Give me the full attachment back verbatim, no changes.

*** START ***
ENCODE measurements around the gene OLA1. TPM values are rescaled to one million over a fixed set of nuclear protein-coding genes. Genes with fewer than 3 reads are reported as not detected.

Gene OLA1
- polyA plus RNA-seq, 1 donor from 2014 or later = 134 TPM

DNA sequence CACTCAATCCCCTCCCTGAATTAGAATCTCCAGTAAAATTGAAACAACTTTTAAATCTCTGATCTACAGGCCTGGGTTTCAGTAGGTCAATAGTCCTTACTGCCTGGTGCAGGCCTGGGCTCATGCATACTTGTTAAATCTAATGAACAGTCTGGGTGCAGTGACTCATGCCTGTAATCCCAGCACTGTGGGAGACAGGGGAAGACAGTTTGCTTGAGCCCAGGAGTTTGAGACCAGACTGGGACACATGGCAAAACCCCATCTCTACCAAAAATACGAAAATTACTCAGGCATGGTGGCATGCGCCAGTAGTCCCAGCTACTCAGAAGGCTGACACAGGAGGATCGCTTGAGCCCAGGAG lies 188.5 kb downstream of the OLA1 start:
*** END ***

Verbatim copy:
ENCODE measurements around the gene OLA1. TPM values are rescaled to one million over a fixed set of nuclear protein-coding genes. Genes with fewer than 3 reads are reported as not detected.

Gene OLA1
- polyA plus RNA-seq, 1 donor from 2014 or later = 134 TPM

DNA sequence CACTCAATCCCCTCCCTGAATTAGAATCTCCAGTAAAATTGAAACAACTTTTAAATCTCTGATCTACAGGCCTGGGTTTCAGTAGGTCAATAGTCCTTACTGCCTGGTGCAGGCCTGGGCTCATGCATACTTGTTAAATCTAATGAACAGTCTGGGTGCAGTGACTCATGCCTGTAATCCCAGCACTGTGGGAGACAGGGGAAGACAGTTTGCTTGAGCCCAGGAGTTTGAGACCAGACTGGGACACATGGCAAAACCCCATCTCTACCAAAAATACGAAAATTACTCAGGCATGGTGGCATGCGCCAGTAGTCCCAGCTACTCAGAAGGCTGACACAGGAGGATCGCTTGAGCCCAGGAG lies 188.5 kb downstream of the OLA1 start: